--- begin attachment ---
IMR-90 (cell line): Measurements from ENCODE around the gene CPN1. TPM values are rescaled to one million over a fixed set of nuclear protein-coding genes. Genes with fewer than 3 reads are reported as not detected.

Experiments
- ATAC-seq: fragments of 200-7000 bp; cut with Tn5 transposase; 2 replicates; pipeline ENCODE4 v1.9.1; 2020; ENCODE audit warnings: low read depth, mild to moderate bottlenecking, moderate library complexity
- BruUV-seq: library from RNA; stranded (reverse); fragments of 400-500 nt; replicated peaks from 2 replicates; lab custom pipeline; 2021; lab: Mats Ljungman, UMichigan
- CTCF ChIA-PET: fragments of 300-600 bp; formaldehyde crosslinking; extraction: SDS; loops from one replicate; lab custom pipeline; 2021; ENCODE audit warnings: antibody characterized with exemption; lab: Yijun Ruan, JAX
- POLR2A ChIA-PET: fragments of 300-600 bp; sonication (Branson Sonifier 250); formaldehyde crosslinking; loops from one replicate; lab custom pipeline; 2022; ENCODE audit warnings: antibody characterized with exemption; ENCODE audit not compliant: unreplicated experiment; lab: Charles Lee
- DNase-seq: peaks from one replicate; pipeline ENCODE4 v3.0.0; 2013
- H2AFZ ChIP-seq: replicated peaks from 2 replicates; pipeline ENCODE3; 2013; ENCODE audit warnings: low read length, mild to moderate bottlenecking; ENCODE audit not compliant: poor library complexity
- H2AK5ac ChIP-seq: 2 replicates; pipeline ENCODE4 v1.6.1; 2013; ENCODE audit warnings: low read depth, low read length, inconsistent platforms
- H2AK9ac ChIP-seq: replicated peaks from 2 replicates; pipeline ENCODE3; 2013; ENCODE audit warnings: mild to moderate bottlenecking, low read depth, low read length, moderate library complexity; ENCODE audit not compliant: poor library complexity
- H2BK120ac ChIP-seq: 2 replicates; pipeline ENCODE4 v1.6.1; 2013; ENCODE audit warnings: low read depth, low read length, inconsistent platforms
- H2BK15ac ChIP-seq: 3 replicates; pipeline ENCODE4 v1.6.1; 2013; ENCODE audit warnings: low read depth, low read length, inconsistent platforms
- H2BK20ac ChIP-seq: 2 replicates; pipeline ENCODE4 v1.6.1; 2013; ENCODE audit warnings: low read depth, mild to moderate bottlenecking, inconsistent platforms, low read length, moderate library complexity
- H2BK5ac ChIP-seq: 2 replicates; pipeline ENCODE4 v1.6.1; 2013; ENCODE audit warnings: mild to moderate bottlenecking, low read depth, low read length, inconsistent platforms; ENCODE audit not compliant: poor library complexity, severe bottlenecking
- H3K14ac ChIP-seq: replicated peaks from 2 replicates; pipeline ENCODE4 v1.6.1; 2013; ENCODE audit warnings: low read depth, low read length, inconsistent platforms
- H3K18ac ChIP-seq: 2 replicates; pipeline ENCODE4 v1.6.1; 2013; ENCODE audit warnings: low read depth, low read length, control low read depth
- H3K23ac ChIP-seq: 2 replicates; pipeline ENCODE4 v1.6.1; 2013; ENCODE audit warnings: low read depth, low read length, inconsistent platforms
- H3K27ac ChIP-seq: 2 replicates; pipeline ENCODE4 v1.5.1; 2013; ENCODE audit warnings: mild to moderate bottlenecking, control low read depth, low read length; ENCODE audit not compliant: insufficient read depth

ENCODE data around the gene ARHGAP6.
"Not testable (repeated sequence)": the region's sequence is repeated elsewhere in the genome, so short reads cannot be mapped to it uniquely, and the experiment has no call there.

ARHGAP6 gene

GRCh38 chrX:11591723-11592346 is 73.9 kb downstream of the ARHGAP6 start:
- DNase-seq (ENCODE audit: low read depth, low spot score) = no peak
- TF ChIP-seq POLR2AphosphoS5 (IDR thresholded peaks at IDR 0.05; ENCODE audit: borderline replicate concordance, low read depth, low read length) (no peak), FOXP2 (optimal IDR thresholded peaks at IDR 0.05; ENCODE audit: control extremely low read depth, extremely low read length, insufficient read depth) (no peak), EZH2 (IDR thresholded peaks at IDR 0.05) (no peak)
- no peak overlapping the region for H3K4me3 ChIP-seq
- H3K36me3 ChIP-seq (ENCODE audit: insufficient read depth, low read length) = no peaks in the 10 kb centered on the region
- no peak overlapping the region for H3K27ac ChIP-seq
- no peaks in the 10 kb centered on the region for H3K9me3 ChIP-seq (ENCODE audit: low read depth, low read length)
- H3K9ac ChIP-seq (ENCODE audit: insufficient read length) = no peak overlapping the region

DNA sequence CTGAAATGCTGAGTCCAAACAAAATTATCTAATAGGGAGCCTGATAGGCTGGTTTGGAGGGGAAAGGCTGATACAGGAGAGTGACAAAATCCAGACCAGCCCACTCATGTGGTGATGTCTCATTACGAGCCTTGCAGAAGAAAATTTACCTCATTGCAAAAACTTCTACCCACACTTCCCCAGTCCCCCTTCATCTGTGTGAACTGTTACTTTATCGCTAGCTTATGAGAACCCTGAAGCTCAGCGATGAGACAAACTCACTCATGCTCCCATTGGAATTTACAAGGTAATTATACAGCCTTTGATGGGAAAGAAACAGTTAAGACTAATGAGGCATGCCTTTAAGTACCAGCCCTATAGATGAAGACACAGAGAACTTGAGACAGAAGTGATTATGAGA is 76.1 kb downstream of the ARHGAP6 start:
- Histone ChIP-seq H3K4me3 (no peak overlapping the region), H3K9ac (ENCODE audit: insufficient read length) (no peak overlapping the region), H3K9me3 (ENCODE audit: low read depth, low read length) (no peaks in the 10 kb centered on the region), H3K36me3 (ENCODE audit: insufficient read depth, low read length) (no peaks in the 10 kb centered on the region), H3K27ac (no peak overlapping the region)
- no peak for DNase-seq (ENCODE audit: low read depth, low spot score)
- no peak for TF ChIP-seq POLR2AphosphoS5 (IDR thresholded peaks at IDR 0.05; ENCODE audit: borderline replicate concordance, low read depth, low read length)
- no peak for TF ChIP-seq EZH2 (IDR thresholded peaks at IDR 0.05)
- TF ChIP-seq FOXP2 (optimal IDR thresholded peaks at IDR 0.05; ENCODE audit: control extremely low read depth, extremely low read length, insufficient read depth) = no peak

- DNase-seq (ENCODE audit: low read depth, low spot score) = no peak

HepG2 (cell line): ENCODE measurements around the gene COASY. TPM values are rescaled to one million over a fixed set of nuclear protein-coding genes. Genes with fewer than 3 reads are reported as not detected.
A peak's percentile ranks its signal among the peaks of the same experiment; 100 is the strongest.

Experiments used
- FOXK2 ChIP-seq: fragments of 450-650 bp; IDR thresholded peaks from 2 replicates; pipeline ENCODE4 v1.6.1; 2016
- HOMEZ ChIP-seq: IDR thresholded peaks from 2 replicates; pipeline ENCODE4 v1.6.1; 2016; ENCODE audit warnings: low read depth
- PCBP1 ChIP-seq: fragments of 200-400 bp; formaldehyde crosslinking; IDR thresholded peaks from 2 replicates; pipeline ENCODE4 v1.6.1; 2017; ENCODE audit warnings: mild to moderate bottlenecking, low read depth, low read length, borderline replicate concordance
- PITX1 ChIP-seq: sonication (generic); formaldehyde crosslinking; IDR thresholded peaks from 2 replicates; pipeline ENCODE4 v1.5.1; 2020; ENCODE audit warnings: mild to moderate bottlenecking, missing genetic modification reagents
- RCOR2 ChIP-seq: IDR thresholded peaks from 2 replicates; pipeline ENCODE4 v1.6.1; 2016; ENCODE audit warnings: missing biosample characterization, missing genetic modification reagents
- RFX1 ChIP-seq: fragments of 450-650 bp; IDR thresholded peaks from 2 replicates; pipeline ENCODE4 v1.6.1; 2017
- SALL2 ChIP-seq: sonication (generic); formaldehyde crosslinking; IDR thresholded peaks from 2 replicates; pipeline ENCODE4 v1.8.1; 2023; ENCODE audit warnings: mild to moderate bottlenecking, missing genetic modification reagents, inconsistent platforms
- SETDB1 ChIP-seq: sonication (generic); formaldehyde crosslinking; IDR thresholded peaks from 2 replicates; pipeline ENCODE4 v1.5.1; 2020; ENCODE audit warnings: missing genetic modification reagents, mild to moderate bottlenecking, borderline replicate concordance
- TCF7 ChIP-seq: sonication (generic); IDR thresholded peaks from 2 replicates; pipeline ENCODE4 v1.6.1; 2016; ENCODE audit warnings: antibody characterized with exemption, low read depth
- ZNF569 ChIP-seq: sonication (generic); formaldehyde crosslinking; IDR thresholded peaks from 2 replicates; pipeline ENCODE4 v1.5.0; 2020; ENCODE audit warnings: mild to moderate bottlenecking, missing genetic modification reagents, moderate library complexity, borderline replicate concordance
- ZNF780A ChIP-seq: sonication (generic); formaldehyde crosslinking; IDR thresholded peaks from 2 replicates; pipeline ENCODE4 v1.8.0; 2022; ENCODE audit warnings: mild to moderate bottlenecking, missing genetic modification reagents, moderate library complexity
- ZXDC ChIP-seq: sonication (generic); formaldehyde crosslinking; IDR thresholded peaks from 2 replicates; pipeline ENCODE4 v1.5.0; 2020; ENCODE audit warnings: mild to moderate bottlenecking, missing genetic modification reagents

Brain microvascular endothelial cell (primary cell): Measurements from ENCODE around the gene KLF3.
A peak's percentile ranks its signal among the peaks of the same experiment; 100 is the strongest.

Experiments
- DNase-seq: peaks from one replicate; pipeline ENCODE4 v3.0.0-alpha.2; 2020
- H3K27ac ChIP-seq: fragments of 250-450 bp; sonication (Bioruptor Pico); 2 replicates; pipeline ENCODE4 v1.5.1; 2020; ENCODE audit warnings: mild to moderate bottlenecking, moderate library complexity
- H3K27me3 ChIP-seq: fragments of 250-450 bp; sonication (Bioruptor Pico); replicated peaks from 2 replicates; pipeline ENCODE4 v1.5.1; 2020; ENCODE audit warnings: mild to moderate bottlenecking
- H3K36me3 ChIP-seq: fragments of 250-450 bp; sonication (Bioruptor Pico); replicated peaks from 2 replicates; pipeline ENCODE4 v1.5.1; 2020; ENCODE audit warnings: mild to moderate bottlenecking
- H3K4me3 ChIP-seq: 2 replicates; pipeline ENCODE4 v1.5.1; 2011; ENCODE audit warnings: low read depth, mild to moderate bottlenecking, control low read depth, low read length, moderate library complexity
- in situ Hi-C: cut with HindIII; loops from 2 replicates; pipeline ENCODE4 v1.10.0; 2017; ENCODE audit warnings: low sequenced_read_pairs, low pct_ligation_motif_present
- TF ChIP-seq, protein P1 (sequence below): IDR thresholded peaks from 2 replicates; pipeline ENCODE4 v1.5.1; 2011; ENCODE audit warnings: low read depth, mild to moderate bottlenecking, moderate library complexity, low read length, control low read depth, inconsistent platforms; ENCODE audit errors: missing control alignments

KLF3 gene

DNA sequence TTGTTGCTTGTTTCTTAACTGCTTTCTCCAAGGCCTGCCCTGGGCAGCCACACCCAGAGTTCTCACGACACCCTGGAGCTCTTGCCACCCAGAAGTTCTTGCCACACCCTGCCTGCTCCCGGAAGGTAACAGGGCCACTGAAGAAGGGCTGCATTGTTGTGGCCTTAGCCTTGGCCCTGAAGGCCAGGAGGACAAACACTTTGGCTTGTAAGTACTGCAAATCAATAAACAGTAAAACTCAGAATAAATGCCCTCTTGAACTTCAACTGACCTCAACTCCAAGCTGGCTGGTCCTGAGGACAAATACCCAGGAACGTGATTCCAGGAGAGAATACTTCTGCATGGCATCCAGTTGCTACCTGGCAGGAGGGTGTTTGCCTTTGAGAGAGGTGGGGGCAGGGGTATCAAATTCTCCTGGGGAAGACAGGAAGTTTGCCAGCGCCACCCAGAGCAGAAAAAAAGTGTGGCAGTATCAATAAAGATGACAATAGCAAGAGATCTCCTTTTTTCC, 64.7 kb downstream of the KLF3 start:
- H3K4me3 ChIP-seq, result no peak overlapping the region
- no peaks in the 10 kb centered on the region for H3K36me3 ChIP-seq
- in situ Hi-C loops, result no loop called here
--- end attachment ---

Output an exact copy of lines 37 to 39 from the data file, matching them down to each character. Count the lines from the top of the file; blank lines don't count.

HepG2 (cell line): ENCODE measurements around the gene COASY. TPM values are rescaled to one million over a fixed set of nuclear protein-coding genes. Genes with fewer than 3 reads are reported as not detected.
A peak's percentile ranks its signal among the peaks of the same experiment; 100 is the strongest.

Experiments used